Note: another copy has just surfaced, which we have for sale here.

The original “Freewheelin’.”  One of–if not the–rarest and most valuable records in the world.  A stereo copy sold for $35,000, and a mint mono copy would likely bring $15,000.  So it’s big news when a previously unknown copy surfaces.  And I’m happy to report one just did.

“The Freewheelin’ Bob Dylan” is Dylan’s second album, released in late May, 1963.  While his self-titled debut  featured only two original compositions, eleven of  the thirteen tracks on “Freewheelin” were written by Dylan.  For reasons still not completely clear, just prior to the album’s release four of the songs were replaced with four newly recorded tracks.  Some speculate that because CBS television’s censors wouldn’t let Dylan perform “Talkin’ John Birch Blues” on the Ed Sullivan Show,  the CBS-owned Columbia Records pulled it from the album.  Others note that the four “replacement” tracks were recorded after the album was completed, and were simply too good to be left off (they included Dylan classics Masters of War and Girl From The North Country.)

In any case, replacement masters featuring the new songs were made, the artwork was changed, and Columbia released the revised album.  Except–and this later turned out to be a very big deal–someone at one of the pressing plant didn’t get the message, and a small number of copies were pressed using the old stampers.  In the 49 years since the release of “Freewheelin’,” a very few copies have surfaced that play the four “withdrawn” tracks–only two stereo copies are known, and fewer than 20 mono copies.  No one has yet solved the mystery of why so few copies escaped Columbia’s pressing plants.

I searched for a copy for nearly 10 years, finally buying one in the early 80’s for $1000–a huge amount for a record at the time.   Last month I finally found a second copy–or it found me.  An Arizona woman, Lori, emailed to say she had an original “Freewheelin'” for sale, wondering if I’d be interested.  I replied that I was extremely interested, and a few hours later Lori and her husband Ray arrived with the album.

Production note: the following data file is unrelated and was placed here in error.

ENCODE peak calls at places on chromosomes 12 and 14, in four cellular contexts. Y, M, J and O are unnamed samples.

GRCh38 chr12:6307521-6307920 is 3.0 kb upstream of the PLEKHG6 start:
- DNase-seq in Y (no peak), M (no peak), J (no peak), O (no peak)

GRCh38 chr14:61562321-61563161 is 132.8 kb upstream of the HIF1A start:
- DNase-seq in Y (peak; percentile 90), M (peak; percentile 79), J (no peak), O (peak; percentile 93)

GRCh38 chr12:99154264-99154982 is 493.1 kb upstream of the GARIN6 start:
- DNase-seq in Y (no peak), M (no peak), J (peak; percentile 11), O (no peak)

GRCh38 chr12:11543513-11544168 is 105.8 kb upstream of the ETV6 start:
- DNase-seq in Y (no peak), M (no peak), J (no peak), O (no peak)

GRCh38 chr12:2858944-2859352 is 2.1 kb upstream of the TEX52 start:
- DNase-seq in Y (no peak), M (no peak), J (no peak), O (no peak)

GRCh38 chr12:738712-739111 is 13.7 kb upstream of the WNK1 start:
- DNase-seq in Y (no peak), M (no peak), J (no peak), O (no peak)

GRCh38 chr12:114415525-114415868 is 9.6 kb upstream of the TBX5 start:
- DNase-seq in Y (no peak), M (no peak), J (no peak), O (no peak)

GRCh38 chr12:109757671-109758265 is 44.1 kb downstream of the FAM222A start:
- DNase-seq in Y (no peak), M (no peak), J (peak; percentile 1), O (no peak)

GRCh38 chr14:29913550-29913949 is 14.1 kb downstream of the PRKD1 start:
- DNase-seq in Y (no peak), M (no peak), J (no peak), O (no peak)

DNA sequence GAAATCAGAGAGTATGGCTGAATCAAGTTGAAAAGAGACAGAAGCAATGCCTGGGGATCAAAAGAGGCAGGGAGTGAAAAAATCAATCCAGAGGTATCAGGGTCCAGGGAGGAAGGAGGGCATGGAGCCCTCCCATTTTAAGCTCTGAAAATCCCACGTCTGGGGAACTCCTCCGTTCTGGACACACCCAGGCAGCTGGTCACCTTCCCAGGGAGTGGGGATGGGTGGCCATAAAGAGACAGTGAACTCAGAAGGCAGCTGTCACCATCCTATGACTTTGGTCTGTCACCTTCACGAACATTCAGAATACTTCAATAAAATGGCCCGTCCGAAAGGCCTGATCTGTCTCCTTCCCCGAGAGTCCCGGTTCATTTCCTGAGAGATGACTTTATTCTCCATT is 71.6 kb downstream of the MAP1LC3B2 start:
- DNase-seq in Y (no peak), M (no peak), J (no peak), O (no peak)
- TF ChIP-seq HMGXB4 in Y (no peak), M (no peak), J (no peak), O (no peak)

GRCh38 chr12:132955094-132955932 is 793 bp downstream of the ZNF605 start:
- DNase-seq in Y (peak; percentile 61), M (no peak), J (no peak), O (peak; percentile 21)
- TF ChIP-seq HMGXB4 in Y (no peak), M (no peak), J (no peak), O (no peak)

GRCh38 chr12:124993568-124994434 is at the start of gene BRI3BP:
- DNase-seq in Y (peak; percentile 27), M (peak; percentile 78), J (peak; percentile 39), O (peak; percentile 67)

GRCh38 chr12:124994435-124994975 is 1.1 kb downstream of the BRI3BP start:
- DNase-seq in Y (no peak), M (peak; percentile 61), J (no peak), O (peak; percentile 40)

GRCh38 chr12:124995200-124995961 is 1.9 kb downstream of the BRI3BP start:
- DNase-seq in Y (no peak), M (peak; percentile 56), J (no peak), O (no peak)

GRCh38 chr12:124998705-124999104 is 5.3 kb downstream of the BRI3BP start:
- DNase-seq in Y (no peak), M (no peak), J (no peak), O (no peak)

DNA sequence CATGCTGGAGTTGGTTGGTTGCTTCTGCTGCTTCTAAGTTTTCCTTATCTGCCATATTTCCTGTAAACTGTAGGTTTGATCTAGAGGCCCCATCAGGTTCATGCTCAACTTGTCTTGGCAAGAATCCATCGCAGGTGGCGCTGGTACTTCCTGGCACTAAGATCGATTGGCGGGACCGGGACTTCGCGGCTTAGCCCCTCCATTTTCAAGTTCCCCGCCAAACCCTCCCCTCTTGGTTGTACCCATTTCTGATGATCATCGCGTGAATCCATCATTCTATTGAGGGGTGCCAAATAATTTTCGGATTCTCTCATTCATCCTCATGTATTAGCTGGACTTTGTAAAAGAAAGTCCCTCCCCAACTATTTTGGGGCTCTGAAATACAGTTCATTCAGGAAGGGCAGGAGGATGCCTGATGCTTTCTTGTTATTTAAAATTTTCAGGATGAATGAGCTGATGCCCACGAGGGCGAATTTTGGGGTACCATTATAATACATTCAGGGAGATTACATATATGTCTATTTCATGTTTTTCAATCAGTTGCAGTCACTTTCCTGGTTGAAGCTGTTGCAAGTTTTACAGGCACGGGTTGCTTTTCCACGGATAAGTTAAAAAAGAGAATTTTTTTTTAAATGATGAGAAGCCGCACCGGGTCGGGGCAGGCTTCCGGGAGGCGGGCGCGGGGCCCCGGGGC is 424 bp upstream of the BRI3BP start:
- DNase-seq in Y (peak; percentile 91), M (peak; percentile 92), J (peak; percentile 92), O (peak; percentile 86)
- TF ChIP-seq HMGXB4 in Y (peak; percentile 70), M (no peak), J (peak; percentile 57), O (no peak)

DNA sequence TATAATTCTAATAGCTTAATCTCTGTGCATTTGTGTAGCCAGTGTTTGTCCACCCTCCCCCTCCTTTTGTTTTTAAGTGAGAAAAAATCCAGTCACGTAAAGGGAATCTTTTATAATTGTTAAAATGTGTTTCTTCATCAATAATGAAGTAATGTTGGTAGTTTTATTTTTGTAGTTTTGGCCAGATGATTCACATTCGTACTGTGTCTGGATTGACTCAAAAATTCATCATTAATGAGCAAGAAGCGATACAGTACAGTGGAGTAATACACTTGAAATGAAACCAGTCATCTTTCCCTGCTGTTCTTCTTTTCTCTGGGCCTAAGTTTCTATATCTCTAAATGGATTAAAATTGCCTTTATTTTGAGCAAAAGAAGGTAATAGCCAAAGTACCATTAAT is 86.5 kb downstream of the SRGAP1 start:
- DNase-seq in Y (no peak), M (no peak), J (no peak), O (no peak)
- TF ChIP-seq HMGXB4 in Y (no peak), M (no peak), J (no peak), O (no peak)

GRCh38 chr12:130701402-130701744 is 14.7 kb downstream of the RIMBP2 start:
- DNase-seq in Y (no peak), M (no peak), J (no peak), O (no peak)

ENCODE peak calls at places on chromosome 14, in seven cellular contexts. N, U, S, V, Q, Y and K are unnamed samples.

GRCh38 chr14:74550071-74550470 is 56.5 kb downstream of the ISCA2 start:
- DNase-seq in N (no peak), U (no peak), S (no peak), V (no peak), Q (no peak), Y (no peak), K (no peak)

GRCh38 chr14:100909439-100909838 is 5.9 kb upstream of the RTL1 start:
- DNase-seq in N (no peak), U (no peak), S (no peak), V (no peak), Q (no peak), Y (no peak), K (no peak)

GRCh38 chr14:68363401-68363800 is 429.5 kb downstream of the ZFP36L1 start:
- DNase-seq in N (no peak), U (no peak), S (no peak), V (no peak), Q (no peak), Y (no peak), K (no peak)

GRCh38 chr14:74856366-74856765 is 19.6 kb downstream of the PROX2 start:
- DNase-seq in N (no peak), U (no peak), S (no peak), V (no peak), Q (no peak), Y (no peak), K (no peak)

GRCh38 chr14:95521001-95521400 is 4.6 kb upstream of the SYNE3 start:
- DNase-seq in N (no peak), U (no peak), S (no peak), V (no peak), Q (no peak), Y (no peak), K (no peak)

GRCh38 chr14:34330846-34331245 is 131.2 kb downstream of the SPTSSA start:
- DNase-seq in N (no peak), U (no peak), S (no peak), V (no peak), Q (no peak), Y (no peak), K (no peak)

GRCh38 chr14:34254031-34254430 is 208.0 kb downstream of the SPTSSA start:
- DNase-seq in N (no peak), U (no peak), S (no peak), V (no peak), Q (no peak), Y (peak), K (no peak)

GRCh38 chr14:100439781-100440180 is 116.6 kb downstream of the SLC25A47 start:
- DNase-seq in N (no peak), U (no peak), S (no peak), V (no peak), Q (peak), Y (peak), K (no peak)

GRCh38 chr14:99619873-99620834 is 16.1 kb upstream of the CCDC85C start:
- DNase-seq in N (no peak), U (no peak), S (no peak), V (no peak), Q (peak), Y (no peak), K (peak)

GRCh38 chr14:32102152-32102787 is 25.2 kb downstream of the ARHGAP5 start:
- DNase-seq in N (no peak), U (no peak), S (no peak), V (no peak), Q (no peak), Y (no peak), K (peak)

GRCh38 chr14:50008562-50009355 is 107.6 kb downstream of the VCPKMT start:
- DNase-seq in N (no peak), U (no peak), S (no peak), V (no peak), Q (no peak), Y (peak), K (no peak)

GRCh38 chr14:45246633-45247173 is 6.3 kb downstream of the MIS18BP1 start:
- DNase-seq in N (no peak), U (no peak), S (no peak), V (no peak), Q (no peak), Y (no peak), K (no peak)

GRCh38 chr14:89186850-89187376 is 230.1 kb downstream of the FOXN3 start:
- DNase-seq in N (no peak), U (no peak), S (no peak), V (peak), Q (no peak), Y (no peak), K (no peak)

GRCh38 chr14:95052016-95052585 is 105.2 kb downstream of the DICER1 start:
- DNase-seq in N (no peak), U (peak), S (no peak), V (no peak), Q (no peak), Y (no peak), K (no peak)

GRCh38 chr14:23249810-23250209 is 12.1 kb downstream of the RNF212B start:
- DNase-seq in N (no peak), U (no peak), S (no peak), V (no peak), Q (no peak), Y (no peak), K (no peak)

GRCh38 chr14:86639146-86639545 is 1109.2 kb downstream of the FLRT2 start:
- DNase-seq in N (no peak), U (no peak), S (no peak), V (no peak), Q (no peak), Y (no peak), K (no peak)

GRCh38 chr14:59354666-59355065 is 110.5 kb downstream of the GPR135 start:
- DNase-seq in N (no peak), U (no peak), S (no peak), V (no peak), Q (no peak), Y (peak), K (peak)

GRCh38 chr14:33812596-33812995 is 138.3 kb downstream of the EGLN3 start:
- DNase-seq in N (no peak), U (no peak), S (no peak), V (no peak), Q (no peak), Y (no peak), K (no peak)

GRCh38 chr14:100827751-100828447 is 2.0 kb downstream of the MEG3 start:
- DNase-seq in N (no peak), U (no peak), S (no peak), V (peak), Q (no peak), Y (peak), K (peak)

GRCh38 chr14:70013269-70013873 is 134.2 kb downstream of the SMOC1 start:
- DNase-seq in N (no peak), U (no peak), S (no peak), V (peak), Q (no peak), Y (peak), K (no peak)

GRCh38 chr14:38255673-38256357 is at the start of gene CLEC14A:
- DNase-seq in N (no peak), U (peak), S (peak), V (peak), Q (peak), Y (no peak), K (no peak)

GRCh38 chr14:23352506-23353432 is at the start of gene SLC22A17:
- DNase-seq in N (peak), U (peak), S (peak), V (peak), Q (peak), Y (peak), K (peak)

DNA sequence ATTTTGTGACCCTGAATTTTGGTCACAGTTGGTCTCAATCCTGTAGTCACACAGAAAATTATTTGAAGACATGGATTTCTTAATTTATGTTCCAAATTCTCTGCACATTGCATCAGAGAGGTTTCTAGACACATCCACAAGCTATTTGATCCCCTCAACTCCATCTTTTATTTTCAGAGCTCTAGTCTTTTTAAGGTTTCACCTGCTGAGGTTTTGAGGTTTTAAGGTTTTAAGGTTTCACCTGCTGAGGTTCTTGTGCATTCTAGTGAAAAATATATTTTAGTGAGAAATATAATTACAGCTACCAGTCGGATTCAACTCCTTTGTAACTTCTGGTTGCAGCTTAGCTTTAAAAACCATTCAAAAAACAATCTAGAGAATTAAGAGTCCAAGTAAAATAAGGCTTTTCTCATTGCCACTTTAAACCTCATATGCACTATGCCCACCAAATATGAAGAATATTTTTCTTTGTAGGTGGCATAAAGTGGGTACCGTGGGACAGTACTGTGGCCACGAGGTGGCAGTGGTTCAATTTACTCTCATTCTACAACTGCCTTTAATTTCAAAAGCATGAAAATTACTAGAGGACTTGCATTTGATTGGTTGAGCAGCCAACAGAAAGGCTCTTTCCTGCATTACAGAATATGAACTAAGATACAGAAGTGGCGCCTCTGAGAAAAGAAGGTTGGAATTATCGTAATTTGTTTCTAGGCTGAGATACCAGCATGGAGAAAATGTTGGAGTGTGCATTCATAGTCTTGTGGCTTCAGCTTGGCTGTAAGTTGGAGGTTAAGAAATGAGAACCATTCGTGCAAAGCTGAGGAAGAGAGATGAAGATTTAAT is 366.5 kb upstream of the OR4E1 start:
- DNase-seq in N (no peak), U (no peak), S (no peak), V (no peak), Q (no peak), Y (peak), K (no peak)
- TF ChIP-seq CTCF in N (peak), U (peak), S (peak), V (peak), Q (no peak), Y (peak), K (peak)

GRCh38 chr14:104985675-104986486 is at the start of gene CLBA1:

Lori told me that she’d been given a box of old albums by her uncle in 1980, and in 1994, while pricing them for a garage sale, she discovered this was no ordinary Bob Dylan album.  She was using a “Goldmine” price guide, and saw notations on the back of the album cover suggesting the songs on the album differed from those on the album cover.  She noticed that there was a very rare version of “Freewheelin'” and checked the matrix number and confirmed that, incredibly, this was indeed the ultra rare original.  In the years since her discovery, she’d made a few half-hearted attempts to sell it, but never followed through–she lived in a rural area, and  figured it would just keep increasing in value.  She packed it away in a box from a cake tin, and figured some day she’d cash in.  But now she was moving to a different state, and decided it was time.  She’d found Recordmecca online, was coming to LA for a family visit, and decided to bring the album along, and see if she could find a buyer.  Happily, I was her first stop, and we quickly made a deal.  And now, the newly discovered “Freewheelin'” is for sale on the Recordmecca site.

In the last 40 years, I’ve checked thousands of copies of “Freewheelin'”–but have never found an original.  If you want to check yours, here’s what to look for:

Original copies have matrix numbers ending in -1A on both side (see photo below,) and include these four songs: Rocks and Gravel/Let Me Die In My Footsteps/Gamblin’ Willie’s Dead Man’s Hand/Talkin’ John Birch Blues.  Stereo copies list the rare tracks on the labels; mono copies list the replacement tracks. In either case, the record must play these four songs, not just list them on the cover or labels.

Regular copies have matrix numbers ending in -2 or a higher number, and include these four songs: Girl From The North Country/Masters of War/Bob Dylan’s Dream/Talkin World War III Blues.  The labels list the correct tracks and the disc plays these four songs.

(Note: Original Canadian copies and some promo copies of “Freewheelin'” list the rare tracks on the cover or labels but play the regular tracks.  For more details, check the excellent Dylan discography site “Searching For a Gem” – scroll down 1/3 of the page.)  If you find one, let me know !

-Jeff Gold


Jimi Hendrix’s Electric Ladyland – Exposing The “Blue Type” Hype

Since the advent of eBay, sellers have been hyping UK versions of the Jimi Hendrix Experience’s Electric Ladyland with blue type and larger photos of Noel Redding and Mitch Mitchell as “true first pressings.”  We have long disputed this claim, and now we have evidence to refute it.  For those obsessed with minutiae like this, read on.  For the rest of you, we’d suggest listening to this album—Hendrix’s masterpiece—instead.

When “Electric Ladyland” was released, Jimi Hendrix was an international superstar, and the album sold huge quantities from the outset– yet there are very few examples with blue type.  If these were first pressings, logic would dictate there would be far more blue type copies than ones with white type.